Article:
IQ Sensor Solutions was the overall winner of the inaugural Cleveland Medical Hackathon, which ended Sept. 27.
Doctors, nurses, patient advocates, researchers, scientists, programmers, entrepreneurs, engineers and developers worked for more than 24 hours on projects leveraging technology to solve big challenges in the world of medicine, health and wellness. More than 175 participants joined with mentors from the medical, law, tech and public health fields to identify problems, pitch ideas, share expertise and ultimately form teams to find solutions.
The IQ Sensor team set out to measure blood pressure through a compact wearable device that a patient could easily wear on this or her arm. This device’s flexible sensor mimics a traditional Sphygmomanometer (blood pressure cuff), reporting to an app the patient’s real-time blood pressure. The idea was centered on mounting the sensor, along with the electronic components, on the bicep and without the need of an airbag to read the patient’s blood pressure. The five members of the team possessed a mix of industrial, medical and software experience. They included Mike Hoffman (Cleveland Clinic), Kyle Reissner (Rockwell Automation), Kyle McKee (LeanDog), Dr. Morteza Vatani (the University of Akron) and Ryan Jefferis (biomedical engineering grad student from Cornell University).
Many medical and technology mentors from the Cleveland Clinic (Dr. Mohit Gupta); Validic and Emanate also assisted the mission. Within 24 hours, the team successfully produced a working prototype where the flexible sensor communicated its signal to an iOS app.
Dr. Morteza Vatani’s recently formed Smart 3D Solutions LLC to move the concept forward. He believes the Medhack experience will help the company raise money not only for this application, but other applications in the flexible sensor area of wearable electronics.
“The participants poured their hearts and souls into their projects and have presented some fascinating solutions that address major issues of healthcare today,” said James Krouse, director of marketing and communications at Nesco Resource and one of the event’s organizers.
Twenty-one teams competed for the Nesco Resource Innovation Award and cash prizes of $3,000, $1,500 and $500 for first, second and third place finishes. Winner of second place was NEO+natal, a new approach to combating high infant mortality in many inner cities. The third place winner was the Watershed Health Project, which examined the Cuyahoga County Board of Health paper-based process of monitoring water quality to prevent the transmission of waterborne diseases in streams, rivers and beaches.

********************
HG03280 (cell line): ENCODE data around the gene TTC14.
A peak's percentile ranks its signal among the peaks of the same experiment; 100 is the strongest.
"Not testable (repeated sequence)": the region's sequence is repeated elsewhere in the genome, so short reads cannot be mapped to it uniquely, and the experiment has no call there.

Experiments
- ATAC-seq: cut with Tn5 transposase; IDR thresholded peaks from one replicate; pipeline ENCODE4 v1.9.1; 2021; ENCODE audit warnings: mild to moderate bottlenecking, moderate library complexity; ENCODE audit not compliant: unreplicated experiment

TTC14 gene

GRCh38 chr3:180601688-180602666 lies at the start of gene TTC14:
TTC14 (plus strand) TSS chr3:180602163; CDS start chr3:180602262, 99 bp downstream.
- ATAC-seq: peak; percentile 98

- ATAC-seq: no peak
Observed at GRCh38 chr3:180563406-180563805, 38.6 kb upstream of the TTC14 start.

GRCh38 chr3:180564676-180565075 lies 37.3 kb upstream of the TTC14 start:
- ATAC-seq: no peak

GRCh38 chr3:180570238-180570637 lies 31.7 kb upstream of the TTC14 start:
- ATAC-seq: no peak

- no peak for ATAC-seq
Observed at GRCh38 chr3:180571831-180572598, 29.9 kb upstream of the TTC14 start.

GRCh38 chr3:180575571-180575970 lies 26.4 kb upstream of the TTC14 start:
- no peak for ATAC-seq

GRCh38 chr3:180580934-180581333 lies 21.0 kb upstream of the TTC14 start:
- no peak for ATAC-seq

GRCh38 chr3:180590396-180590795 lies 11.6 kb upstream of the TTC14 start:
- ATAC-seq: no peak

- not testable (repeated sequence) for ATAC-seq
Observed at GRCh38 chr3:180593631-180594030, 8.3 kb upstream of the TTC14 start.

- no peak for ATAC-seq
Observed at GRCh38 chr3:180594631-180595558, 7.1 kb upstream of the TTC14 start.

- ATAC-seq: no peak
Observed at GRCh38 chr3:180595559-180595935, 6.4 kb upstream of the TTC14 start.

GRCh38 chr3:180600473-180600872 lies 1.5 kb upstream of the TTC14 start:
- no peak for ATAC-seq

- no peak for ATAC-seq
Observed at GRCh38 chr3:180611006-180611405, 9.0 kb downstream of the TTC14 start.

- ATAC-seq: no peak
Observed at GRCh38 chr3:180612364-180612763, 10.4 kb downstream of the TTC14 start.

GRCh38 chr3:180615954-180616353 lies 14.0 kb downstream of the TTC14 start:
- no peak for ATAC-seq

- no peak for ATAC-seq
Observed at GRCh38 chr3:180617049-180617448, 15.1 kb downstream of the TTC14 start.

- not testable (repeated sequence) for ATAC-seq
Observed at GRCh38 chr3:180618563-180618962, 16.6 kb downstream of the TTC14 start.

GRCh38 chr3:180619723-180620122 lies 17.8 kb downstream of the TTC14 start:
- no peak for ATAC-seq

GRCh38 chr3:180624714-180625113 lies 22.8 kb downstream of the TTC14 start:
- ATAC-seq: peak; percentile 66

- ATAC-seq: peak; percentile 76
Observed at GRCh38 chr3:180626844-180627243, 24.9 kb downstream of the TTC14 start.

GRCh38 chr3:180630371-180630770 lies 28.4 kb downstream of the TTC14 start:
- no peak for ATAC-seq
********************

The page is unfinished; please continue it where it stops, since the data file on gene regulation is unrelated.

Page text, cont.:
The prototype mobile app created an electronic form that inspectors can fill out at the watershed, reducing duplicate data entries and reducing response time from 30 days to one day. Both street view and earth view of locations are given to the users, giving CCBH inspectors the ability to more accurately find location in remote areas. This management tool will lead to more efficient reporting of potential communicable disease risks, allowing citizens to enjoy the watershed and protect our vital drinking water resource. The team consisted of Carl Preusser, Team Lead/Subject Matter Expert (Cuyahoga County Board of Health); Chris Kippes, Subject Matter Expert (Cuyahoga County Board of Health); Fred Longo, Developer (Vitamix); Tasha Markovich, Design Thinker/Developer (Masters Student UX Design at Kent State); Greg Carpenter, Design Thinker/Info Sec Analyst, (Federal Reserve Bank of Cleveland).
Community Health Awards went to the following the HealthyMomHealthy baby teams: HealthyMomHealthyBaby, which built an application that assesses risks to the health of a woman, especially those that influence pregnancy, as well as childbirth and infants.
Reaching patients: This project uses a minimalist smartphone with just one app, allowing discharged patients to easily stay in touch, access community resources, track care plan targets, and request calls or appointments.
CommunityHealthPulse: This interface was designed to allow users to examine trends in health indicators in social media platforms, in the city of Cleveland, using analytics. The interface also will allow for predictive analytics, along with linking social media data to health population data.
Special Validic Prize: The Special Validic goes to Team PEZ: Patient Experience Zealots for their project PainPal.mThrough a combination of data collected from clinical assessment, wearable devices, smartphones, 3D motion capture, and valuable data from partners like Validic, PainPal builds a robust understanding of chronic pain with actionable insights, and can support healthcare providers to find optimized therapeutic and adjunctive therapies that can better address their patient’s pain. Using existing tools such as EMR/EHR, as well as a patient and HCP facing interface. PainPal will help a patient and their HCP quantify as well as manage pain and deliver a measurable impact on chronic pain.